- The Inflation Reduction Act funds billions in clean energy credits to promote the development and advancement of green tech
- The goal is to reduce inflation and carbon emissions while increasing domestic clean energy production
- The IRA’s clean energy credits provide a tremendous boon for green energy investors – if you know where to park your dollars
On 16 August 2022, President Joe Biden signed the long-awaited Inflation Reduction Act (IRA) into law. The legislation earmarks billions of dollars to fight inflation, lower healthcare costs, raise IRS funding and fund green energy technologies.
The climate portion of the bill amounts to $369 billion worth of good news for the climate. The goal: to make it easier and faster to fund and develop green tech, reduce energy costs and increase the pace of decarbonization.
The IRA doesn’t aim to meet these goals by offering direct payments or creating a new “green tech” agency. Instead, the bill’s major impetus lies with its clean energy credit potential.
Here’s what to know.
How the IRA hopes to combat climate change
Think of the Inflation Reduction Act as a giant stimulus for green energy. The legislation sets aside $369 billion for various energy security and climate change initiatives. Out of this funding, the Biden administration hopes to achieve several climate- and health-related goals, including:
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- Reducing energy bills by up to $1,000 annually
- Creating millions of domestic clean manufacturing jobs
- Slashing U.S. emissions 40% from 2005’s levels, equal to 1 billion metric tons
- Preventing thousands of asthma attacks and premature deaths by reducing fossil fuel pollution
To do so, the IRA aims to add 120,000 wind turbines and nearly 1 billion solar panels to domestic energy production. (Including private production, such as neighborhood rooftops.) Additionally, the IRA includes enough incentives to build up to 2,300 grid scaled battery plants.
Somewhat unusually, the Inflation Reduction Act doesn’t plan to enact changes by strong-arming industries into compliance. Instead of carbon taxes or carbon pricing, it relies on clean energy credit incentives. These credits run the gamut from funding solar and wind energy farms to carbon capture and hydrogen production projects to zero-emission nuclear power plants.
By expanding existing credits and adding a few new ones to the mix, the administration hopes to encourage the growth of the green energy sector on multiple fronts. More than that, the IRA is projected to substantially lower the cost of new and existing renewable energy technologies, which translates to increased savings for energy consumers.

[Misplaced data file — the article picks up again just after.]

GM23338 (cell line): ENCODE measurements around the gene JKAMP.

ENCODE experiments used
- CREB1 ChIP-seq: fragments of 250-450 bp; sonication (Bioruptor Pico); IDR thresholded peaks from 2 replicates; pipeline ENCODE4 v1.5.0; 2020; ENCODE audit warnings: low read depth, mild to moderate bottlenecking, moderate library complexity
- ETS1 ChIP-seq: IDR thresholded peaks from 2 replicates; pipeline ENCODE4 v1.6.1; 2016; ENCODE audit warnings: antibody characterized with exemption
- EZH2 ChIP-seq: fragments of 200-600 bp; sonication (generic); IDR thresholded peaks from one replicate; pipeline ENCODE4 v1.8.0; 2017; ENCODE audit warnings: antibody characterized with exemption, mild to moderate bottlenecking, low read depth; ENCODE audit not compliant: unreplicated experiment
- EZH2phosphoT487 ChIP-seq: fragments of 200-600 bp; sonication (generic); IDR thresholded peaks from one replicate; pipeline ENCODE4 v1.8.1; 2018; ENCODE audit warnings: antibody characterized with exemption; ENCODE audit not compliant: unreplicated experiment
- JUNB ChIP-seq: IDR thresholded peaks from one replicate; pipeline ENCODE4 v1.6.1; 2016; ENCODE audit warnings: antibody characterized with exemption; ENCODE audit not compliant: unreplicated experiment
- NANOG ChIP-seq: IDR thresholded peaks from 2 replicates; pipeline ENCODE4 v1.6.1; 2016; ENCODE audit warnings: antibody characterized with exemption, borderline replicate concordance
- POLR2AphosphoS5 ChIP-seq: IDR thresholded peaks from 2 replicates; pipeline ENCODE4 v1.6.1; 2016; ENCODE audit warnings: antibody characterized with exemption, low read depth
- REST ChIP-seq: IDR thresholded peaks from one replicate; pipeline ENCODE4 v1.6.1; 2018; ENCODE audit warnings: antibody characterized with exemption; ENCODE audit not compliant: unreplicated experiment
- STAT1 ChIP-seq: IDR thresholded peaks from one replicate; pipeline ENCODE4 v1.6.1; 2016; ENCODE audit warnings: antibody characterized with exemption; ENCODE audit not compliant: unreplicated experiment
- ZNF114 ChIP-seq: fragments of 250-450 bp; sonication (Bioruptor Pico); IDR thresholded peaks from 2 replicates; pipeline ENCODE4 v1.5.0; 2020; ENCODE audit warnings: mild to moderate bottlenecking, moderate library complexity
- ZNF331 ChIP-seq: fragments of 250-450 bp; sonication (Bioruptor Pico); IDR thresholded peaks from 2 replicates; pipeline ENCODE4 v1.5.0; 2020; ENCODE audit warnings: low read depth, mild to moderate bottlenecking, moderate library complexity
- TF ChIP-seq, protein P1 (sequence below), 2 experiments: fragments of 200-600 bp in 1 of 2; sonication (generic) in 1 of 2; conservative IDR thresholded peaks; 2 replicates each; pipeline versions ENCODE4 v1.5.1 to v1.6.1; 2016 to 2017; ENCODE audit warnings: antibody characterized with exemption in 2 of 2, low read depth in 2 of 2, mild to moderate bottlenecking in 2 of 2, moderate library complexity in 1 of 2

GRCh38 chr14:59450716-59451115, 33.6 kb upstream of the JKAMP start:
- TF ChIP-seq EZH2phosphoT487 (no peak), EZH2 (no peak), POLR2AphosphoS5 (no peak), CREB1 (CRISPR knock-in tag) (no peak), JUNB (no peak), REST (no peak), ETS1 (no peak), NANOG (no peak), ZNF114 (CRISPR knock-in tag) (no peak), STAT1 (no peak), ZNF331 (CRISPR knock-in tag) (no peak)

According to the ICF Climate Center, the IRA could reduce the “levelized cost of energy” of:
- Solar energy by 20-35%
- Wind energy by 38-49%
- Building grid scale lithium-ion battery facilities by 18-20%
- Hydrogen energy by 52-67%
- Carbon capture and storage by 20-23%
As the costs of these technologies improves, the cost to buy and use energy will decrease, as well. While that may provoke a slight increase in energy consumption, more of it will be sourced from clean tech, encouraging a move away from dirtier sources over time.
A peek at the IRA’s clean energy credit incentives
The IRA increases the number of available clean energy credits while making it easier to qualify for them. This dual-pronged approach increases the likelihood that consumers and companies will take advantage of these initiatives to meet the bill’s long-term goals.
Carbon capture credits
One of the IRA’s biggest changes is a drastic surge in the value of credits to fund carbon capture, use and sequestration projects. At the same time, the bill lowers the threshold to receive the credit 100-fold while offering funds as direct payments instead of tax write-offs. Under this structure, the IRA hopes to advance the development and use of this previously prohibitively burdensome technology.
Renewable energy tech and production credits
Another substantial change involves the tax credits that fund renewables like solar, electric and wind power.